The real culprit for a hydraulic failure is not exclusion of fluid from the system, but rather inclusion of air. Even an air bubble smaller than a pea can disable the clutch hydraulic system. Consider this: if there is air in the system, it didn't get there by accident. It probably means it was vacuumed in past a leaking seal.
Another common, and sometimes overlooked, problem with 944 clutch system is when the mounting area around master cylinder begins to fracture. This is evidenced by excessive movement of the master cylinder when the clutch peddle is depressed. In most cases, since the area so cluttered, the actual fractures won't be visible to the untrained eye, except from inside the cabin. (pic 4)
Although it is mostly the earlier cars that are plagued with this problem, I suspect we'll see the same with the later cars as mileages increase. In any event, just be forewarned and be prepared with a contingency plan should you make this unwelcome discovery.
Our textbook example guinea pig for this project is an '84 944 afflicted will all the usual problems: a leaking master cylinder and broken firewall.
In this case, since we knew the firewall was broken, we had to remove the master cylinder first so the firewall could be repaired. Note that we are only performing one step at a time for a reason. The reason being that we want to retain as much fluid in the system as possible throughout the project. Bleeding the system will be is a real bear if the system should go dry.
The first step in this project to disconnect the battery before we forget. Not only is this a good maintenance practice, it will be a must to prevent DME damage during the welding, and electrical shock during starter removal.
Before getting to the heart of the matter you will have to remove most of the ancillary fuel injection junk from around the clutch master cylinder. This only takes a couple minutes and makes your life a lot easier. Try to keep as much of the junk intact as possible so you don't have to worry about how it goes back together. (Pic 6)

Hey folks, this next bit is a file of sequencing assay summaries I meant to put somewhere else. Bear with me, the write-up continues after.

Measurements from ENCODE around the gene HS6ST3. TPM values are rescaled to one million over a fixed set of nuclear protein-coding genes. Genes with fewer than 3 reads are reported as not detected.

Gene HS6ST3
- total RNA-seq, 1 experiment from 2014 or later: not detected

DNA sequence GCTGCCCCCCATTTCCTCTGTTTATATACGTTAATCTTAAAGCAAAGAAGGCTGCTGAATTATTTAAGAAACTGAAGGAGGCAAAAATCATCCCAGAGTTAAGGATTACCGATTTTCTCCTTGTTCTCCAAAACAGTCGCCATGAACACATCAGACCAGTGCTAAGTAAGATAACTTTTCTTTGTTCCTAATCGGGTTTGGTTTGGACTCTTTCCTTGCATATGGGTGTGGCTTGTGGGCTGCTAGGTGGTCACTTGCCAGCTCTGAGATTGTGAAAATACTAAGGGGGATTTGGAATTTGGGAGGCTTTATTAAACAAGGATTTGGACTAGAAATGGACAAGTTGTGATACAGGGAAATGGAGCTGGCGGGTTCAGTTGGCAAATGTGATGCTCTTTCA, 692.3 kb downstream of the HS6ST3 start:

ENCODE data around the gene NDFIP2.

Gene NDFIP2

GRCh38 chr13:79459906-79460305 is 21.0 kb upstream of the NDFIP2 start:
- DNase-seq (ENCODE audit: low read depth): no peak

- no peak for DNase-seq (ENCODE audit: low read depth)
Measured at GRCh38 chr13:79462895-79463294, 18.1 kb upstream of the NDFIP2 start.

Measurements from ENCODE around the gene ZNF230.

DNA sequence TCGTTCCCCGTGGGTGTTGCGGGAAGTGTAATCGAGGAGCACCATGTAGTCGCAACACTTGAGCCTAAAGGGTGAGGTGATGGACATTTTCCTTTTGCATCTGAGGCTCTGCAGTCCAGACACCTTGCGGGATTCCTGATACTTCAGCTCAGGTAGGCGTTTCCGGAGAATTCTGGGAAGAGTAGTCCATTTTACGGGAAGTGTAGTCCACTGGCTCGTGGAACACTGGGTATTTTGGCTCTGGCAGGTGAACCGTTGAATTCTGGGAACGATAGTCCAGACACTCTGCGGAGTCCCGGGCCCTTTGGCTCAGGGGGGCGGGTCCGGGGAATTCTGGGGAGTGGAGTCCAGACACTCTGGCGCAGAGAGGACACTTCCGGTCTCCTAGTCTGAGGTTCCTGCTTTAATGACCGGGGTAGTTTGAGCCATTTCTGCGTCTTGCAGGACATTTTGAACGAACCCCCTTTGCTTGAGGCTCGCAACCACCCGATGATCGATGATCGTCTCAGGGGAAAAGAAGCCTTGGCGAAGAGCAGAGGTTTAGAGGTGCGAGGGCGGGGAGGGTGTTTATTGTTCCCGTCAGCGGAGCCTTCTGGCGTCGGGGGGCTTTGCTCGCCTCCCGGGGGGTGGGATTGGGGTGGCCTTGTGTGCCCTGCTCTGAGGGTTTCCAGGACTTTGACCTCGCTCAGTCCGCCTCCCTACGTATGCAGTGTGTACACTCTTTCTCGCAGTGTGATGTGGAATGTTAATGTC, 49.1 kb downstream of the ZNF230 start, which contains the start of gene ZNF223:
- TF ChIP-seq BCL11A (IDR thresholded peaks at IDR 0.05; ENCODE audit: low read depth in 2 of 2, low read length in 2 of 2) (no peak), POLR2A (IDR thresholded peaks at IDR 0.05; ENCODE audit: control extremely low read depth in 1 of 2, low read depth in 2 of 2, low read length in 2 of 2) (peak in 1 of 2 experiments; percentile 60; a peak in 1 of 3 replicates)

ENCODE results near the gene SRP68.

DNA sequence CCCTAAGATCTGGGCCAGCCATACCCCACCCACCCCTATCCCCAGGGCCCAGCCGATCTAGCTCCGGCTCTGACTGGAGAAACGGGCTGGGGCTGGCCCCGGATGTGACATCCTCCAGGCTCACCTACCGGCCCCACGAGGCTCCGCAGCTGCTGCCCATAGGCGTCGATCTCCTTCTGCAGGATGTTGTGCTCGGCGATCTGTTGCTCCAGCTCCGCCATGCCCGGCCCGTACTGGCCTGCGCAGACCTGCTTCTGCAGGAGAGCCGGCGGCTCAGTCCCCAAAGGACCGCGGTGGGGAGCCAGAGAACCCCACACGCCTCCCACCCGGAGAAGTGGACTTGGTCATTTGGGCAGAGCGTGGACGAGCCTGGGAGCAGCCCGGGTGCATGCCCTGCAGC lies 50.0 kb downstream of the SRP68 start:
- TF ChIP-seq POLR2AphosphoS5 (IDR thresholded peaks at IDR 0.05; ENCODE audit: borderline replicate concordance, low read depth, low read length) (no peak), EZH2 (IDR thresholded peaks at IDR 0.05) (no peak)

Now we can start by removing the blue feeder hose from the master cylinder. The blue feeder hose is a special long-lasting silicone hose with a cotton braided outer layer. This hose is fairly expensive (for rubber hose) and can generally only be found at German car dealerships or specialized parts retailers. Plan ahead to replace it unless is been done recently. Even though this hose was designed to far outlast conventional rubber hose, nothing lasts forever. At a minimum you will likely destroy its cotton outer layer and replacement will give the project a new and finished look.
Generally, if you plan to replace the hose, it doesn't matter which end you disconnect first. But you can save yourself a step by only disconnecting the reservoir side. A small and shallow incision with a razor blade will greatly assist in releasing the hose from its mooring. In our case we had just replaced the hose the prior week when diagnosing this problem so we removed the hose from the master cylinder end. In this case it doesn't matter if you pull out the plastic elbow from its rubber socket since your new master cylinder will include these parts. The hose was elevated and tucked over the top of the master cylinder to prevent unnecessary spillage.
Now we remove the high pressure (hard) line fitting. The reason we do this before removing the master cylinder retaining nuts is because brake line fittings can be pretty stubborn if not maintained regularly (which is most the time). Essential in this process is the use of a 12mm "line wrench". A line wrench is characterized by its heavily shanked 6-point box-end with an opening designed to (just) fit over the tubing (pic 5). Use of anything other than this specially designed wrench will most likely result in a damaged fitting, unnecessarily complicating this task.